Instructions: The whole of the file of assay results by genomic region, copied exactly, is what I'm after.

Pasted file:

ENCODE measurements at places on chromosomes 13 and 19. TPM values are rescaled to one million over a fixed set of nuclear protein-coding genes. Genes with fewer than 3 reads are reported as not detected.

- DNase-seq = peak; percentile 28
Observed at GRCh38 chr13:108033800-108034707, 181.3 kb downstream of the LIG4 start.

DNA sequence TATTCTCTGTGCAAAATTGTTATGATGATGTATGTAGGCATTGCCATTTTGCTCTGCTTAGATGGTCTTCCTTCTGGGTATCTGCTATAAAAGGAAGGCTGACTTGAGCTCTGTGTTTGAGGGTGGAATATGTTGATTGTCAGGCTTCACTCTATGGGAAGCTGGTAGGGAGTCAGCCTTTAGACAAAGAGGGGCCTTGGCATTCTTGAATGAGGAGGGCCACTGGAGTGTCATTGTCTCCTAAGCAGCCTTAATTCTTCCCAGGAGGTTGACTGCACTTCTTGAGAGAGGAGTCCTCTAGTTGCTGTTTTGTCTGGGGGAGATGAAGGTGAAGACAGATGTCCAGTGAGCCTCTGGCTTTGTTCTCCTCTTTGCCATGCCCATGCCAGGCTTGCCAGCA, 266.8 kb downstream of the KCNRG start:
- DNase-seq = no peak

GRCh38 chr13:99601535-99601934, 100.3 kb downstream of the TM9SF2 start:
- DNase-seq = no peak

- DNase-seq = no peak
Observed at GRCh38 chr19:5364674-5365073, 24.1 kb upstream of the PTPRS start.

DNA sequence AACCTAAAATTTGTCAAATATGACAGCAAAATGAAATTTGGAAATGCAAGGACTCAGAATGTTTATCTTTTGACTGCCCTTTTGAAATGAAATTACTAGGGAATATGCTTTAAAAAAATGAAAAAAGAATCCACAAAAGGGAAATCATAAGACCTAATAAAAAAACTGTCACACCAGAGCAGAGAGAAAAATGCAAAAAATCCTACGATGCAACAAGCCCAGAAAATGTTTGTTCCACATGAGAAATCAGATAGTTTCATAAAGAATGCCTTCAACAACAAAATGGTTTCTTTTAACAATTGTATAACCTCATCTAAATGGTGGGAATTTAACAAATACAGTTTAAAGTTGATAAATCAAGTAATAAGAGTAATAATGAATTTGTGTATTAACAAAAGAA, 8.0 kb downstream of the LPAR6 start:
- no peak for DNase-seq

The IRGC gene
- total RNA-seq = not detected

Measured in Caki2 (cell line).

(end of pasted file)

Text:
ENCODE measurements at places on chromosomes 13 and 19. TPM values are rescaled to one million over a fixed set of nuclear protein-coding genes. Genes with fewer than 3 reads are reported as not detected.

- DNase-seq = peak; percentile 28
Observed at GRCh38 chr13:108033800-108034707, 181.3 kb downstream of the LIG4 start.

DNA sequence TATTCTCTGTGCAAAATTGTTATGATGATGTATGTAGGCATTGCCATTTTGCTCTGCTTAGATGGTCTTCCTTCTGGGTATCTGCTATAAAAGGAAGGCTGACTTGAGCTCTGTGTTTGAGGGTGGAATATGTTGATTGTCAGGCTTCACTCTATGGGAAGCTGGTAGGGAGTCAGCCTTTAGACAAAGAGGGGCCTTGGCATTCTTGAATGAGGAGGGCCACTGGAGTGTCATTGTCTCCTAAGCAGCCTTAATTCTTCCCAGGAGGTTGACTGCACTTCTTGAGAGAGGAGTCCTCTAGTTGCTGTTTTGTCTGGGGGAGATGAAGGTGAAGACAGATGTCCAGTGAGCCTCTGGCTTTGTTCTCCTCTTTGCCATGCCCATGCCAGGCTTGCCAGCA, 266.8 kb downstream of the KCNRG start:
- DNase-seq = no peak

GRCh38 chr13:99601535-99601934, 100.3 kb downstream of the TM9SF2 start:
- DNase-seq = no peak

- DNase-seq = no peak
Observed at GRCh38 chr19:5364674-5365073, 24.1 kb upstream of the PTPRS start.

DNA sequence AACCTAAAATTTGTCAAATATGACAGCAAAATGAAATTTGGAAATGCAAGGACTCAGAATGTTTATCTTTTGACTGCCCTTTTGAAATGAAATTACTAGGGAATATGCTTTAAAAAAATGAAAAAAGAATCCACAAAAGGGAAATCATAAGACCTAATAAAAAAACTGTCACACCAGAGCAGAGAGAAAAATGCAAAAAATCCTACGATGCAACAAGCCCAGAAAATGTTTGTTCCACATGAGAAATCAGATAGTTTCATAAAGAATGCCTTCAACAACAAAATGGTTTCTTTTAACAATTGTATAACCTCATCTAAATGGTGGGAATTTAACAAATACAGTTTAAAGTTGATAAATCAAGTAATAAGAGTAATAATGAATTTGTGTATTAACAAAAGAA, 8.0 kb downstream of the LPAR6 start:
- no peak for DNase-seq

The IRGC gene
- total RNA-seq = not detected

Measured in Caki2 (cell line).